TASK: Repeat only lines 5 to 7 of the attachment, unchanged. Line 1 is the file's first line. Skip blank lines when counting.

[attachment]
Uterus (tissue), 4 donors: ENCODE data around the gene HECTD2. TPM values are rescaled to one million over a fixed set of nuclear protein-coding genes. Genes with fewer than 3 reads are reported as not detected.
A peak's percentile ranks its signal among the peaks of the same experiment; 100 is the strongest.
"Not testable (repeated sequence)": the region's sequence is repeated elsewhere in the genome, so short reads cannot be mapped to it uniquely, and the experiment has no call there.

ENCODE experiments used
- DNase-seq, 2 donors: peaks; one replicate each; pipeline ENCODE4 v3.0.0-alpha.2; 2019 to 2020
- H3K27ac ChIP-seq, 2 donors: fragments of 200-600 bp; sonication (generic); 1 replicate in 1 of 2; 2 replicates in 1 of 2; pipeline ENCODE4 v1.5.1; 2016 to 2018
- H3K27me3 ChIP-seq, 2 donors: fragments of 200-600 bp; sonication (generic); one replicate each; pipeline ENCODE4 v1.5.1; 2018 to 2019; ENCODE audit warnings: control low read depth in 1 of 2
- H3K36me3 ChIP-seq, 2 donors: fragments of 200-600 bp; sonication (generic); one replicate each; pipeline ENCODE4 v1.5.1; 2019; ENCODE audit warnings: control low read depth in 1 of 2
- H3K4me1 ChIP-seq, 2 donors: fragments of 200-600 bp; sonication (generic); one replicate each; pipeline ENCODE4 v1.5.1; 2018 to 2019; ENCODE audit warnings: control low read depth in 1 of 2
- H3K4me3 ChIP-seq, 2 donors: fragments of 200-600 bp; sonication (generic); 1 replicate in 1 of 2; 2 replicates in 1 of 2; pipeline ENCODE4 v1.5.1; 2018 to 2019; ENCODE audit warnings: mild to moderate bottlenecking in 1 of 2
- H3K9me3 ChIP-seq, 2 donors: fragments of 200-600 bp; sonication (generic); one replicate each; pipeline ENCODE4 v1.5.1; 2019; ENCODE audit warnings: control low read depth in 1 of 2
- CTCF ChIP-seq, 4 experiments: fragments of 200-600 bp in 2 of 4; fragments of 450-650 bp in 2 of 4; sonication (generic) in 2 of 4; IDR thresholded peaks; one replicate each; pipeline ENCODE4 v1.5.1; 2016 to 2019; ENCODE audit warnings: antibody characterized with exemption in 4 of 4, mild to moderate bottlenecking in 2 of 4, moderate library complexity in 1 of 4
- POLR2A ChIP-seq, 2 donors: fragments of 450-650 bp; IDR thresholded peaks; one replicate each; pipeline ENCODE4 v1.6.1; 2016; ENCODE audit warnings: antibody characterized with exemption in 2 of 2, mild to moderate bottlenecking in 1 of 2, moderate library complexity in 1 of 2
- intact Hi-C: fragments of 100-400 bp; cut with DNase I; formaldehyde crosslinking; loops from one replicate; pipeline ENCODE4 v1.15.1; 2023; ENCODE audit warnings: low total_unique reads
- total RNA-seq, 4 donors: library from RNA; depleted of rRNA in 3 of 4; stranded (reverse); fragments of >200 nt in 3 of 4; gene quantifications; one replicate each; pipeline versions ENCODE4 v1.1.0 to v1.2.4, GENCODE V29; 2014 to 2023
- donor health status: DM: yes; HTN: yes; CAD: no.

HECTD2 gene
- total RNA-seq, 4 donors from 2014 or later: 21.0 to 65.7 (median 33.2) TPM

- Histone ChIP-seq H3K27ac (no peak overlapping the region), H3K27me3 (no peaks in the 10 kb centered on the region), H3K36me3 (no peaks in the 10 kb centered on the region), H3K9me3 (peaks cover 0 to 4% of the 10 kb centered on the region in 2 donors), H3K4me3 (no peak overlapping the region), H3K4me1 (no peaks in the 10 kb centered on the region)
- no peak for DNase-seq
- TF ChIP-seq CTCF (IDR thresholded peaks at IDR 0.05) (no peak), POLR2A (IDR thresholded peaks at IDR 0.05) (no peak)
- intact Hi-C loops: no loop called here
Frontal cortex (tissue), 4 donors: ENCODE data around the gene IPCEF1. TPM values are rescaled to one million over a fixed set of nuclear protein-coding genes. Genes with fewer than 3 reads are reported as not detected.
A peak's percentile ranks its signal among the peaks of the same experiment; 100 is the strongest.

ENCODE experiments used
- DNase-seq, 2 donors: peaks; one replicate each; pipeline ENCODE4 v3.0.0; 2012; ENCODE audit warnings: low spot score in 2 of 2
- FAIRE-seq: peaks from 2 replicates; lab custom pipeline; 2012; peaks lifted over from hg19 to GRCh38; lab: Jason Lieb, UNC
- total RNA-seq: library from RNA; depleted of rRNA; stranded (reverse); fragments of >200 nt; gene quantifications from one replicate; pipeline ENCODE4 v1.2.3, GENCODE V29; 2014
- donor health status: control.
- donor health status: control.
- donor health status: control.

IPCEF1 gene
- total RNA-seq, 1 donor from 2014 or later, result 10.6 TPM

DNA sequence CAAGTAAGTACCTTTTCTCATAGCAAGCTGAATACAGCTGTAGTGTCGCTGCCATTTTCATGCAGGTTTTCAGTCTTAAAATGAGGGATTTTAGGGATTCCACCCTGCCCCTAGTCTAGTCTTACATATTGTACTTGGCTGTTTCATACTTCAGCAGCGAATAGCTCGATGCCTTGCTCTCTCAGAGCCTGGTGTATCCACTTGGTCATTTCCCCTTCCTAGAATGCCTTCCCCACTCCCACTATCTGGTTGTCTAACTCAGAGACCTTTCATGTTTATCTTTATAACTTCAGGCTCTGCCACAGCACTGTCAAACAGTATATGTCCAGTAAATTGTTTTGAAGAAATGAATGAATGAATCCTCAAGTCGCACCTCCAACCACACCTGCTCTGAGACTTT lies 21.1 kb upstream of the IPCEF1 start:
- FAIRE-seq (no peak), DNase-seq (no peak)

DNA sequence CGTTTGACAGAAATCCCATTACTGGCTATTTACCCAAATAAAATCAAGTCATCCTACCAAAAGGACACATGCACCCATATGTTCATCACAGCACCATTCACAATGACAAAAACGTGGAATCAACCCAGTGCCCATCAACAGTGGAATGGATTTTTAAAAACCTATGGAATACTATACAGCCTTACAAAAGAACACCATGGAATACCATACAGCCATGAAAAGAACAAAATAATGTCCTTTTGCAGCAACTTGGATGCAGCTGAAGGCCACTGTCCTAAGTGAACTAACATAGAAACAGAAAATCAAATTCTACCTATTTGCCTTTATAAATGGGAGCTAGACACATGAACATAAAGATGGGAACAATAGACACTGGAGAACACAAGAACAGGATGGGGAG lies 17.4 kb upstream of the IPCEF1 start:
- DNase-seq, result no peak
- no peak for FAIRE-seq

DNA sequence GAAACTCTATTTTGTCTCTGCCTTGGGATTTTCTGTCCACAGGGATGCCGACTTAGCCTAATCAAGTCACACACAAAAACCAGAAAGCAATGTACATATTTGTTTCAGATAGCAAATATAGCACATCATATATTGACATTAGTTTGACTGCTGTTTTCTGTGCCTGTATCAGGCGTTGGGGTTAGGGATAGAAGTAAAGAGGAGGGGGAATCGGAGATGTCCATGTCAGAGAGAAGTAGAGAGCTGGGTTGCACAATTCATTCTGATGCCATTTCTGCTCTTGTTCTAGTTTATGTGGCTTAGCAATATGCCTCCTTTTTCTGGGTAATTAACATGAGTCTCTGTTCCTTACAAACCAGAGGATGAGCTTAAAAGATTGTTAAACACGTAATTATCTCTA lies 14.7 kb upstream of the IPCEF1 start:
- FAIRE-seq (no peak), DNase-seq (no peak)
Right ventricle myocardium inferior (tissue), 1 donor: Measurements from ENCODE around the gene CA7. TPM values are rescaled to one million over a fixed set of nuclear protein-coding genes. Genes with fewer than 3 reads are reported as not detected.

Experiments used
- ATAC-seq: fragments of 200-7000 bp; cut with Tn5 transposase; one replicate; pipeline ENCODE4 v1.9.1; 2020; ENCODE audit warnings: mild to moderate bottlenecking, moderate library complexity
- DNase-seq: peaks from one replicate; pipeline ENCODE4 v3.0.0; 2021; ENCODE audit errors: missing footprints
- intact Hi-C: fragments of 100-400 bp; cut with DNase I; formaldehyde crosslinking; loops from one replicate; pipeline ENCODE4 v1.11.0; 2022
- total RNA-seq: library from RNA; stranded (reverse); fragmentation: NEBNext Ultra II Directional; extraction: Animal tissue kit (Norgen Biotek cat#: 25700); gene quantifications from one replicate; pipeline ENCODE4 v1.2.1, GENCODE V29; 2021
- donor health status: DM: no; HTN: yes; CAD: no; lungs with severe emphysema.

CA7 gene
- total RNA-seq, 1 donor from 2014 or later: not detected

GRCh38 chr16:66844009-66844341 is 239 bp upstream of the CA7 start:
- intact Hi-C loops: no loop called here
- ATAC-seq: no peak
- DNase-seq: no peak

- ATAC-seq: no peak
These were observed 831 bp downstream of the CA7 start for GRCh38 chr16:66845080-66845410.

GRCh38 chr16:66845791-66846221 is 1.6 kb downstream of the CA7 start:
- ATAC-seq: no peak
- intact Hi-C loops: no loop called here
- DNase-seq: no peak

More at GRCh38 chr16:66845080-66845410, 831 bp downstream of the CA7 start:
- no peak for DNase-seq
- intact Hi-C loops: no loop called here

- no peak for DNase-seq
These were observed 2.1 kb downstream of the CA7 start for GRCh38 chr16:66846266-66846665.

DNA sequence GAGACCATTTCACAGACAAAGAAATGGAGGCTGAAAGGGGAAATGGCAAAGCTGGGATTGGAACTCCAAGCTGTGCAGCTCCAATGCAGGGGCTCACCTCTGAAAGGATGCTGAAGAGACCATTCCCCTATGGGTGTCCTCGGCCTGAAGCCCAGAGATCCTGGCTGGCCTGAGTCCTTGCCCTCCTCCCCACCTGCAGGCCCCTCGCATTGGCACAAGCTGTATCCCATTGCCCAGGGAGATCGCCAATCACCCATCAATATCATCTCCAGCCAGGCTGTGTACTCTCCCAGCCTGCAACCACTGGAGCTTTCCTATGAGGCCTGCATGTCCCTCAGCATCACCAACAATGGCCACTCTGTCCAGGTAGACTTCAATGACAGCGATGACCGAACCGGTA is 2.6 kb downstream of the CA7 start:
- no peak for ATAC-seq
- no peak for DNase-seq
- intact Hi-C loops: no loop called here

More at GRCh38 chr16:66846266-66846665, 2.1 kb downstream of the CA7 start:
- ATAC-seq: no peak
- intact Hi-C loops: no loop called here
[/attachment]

- DNase-seq, 2 donors: peaks; one replicate each; pipeline ENCODE4 v3.0.0-alpha.2; 2019 to 2020
- H3K27ac ChIP-seq, 2 donors: fragments of 200-600 bp; sonication (generic); 1 replicate in 1 of 2; 2 replicates in 1 of 2; pipeline ENCODE4 v1.5.1; 2016 to 2018
- H3K27me3 ChIP-seq, 2 donors: fragments of 200-600 bp; sonication (generic); one replicate each; pipeline ENCODE4 v1.5.1; 2018 to 2019; ENCODE audit warnings: control low read depth in 1 of 2